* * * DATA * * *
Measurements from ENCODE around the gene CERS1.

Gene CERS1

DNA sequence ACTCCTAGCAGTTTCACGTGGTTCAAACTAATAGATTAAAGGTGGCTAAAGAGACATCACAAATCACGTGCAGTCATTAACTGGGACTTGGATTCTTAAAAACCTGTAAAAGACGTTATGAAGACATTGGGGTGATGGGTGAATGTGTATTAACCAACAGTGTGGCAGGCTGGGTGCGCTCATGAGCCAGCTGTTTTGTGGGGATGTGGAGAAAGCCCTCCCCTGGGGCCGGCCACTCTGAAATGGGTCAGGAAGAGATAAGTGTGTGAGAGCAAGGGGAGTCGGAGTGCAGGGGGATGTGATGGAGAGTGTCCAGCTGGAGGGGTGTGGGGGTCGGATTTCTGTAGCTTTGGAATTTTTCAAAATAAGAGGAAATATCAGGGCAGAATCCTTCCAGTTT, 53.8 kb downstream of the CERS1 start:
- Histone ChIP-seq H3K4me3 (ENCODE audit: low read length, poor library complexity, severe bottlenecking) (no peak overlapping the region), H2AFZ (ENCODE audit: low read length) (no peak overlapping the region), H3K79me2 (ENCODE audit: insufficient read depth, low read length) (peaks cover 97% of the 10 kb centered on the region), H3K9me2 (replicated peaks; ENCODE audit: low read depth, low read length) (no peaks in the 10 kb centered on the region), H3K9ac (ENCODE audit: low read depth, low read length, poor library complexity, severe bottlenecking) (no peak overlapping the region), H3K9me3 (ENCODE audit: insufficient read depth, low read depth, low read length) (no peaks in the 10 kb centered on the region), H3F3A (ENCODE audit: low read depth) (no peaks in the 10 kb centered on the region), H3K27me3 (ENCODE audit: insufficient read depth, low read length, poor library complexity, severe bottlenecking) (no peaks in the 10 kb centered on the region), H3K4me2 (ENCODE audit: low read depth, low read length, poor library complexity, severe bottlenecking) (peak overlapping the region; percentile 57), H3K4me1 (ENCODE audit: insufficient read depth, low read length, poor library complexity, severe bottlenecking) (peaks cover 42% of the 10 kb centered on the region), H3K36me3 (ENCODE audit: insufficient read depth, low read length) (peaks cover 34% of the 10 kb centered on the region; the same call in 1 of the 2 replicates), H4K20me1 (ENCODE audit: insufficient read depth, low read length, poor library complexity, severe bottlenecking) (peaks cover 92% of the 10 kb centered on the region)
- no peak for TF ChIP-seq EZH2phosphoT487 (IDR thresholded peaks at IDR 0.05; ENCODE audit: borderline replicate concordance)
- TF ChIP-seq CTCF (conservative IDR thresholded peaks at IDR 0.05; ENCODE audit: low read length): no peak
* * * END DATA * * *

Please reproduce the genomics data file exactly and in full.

Measurements from ENCODE around the gene CERS1.

Gene CERS1

DNA sequence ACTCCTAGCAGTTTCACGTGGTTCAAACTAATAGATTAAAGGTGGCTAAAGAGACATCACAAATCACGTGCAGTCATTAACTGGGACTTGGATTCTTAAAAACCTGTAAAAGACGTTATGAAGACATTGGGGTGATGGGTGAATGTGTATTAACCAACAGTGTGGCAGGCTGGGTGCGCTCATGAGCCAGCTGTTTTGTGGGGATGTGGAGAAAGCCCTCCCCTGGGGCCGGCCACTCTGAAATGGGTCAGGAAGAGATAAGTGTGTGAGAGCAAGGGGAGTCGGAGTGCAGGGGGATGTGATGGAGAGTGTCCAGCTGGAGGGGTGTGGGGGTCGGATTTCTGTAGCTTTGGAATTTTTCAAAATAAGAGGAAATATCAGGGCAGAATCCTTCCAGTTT, 53.8 kb downstream of the CERS1 start:
- Histone ChIP-seq H3K4me3 (ENCODE audit: low read length, poor library complexity, severe bottlenecking) (no peak overlapping the region), H2AFZ (ENCODE audit: low read length) (no peak overlapping the region), H3K79me2 (ENCODE audit: insufficient read depth, low read length) (peaks cover 97% of the 10 kb centered on the region), H3K9me2 (replicated peaks; ENCODE audit: low read depth, low read length) (no peaks in the 10 kb centered on the region), H3K9ac (ENCODE audit: low read depth, low read length, poor library complexity, severe bottlenecking) (no peak overlapping the region), H3K9me3 (ENCODE audit: insufficient read depth, low read depth, low read length) (no peaks in the 10 kb centered on the region), H3F3A (ENCODE audit: low read depth) (no peaks in the 10 kb centered on the region), H3K27me3 (ENCODE audit: insufficient read depth, low read length, poor library complexity, severe bottlenecking) (no peaks in the 10 kb centered on the region), H3K4me2 (ENCODE audit: low read depth, low read length, poor library complexity, severe bottlenecking) (peak overlapping the region; percentile 57), H3K4me1 (ENCODE audit: insufficient read depth, low read length, poor library complexity, severe bottlenecking) (peaks cover 42% of the 10 kb centered on the region), H3K36me3 (ENCODE audit: insufficient read depth, low read length) (peaks cover 34% of the 10 kb centered on the region; the same call in 1 of the 2 replicates), H4K20me1 (ENCODE audit: insufficient read depth, low read length, poor library complexity, severe bottlenecking) (peaks cover 92% of the 10 kb centered on the region)
- no peak for TF ChIP-seq EZH2phosphoT487 (IDR thresholded peaks at IDR 0.05; ENCODE audit: borderline replicate concordance)
- TF ChIP-seq CTCF (conservative IDR thresholded peaks at IDR 0.05; ENCODE audit: low read length): no peak